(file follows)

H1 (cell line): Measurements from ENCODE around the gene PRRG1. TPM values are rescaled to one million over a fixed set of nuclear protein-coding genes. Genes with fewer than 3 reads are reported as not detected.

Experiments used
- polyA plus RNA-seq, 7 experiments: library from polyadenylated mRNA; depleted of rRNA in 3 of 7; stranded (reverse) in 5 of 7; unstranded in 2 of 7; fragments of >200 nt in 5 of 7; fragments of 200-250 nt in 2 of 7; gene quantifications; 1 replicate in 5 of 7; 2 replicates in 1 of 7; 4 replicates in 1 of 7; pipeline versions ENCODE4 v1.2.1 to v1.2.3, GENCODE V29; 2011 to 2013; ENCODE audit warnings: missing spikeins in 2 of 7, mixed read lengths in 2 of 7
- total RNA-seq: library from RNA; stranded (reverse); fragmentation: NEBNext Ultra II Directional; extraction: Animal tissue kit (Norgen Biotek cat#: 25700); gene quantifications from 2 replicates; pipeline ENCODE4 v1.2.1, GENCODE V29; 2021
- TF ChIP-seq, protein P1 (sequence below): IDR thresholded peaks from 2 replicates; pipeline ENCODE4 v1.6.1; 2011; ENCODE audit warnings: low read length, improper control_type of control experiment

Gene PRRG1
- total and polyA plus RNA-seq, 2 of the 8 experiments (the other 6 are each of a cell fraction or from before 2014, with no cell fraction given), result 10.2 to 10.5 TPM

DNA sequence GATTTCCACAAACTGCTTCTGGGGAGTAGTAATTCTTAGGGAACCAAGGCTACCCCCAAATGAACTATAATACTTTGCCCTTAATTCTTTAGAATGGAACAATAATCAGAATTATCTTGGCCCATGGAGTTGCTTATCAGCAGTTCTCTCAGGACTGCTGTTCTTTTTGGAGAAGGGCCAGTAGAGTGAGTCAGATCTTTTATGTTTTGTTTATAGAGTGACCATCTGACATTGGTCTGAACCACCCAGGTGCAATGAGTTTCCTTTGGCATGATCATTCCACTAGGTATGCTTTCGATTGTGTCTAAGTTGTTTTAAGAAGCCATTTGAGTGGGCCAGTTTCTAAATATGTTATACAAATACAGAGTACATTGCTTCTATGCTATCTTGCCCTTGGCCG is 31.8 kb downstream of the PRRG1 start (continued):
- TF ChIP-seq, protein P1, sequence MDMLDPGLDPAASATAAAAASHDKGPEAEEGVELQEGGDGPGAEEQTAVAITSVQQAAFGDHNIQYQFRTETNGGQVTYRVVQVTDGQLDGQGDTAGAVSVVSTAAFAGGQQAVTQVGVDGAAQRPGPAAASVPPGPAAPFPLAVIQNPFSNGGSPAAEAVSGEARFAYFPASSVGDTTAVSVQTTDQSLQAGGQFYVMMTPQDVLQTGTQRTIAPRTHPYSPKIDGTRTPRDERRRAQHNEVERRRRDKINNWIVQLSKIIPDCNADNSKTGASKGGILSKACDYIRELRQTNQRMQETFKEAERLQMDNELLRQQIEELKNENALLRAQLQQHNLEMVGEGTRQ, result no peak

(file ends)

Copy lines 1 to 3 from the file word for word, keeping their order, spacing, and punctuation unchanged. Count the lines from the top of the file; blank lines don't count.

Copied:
H1 (cell line): Measurements from ENCODE around the gene PRRG1. TPM values are rescaled to one million over a fixed set of nuclear protein-coding genes. Genes with fewer than 3 reads are reported as not detected.

Experiments used
- polyA plus RNA-seq, 7 experiments: library from polyadenylated mRNA; depleted of rRNA in 3 of 7; stranded (reverse) in 5 of 7; unstranded in 2 of 7; fragments of >200 nt in 5 of 7; fragments of 200-250 nt in 2 of 7; gene quantifications; 1 replicate in 5 of 7; 2 replicates in 1 of 7; 4 replicates in 1 of 7; pipeline versions ENCODE4 v1.2.1 to v1.2.3, GENCODE V29; 2011 to 2013; ENCODE audit warnings: missing spikeins in 2 of 7, mixed read lengths in 2 of 7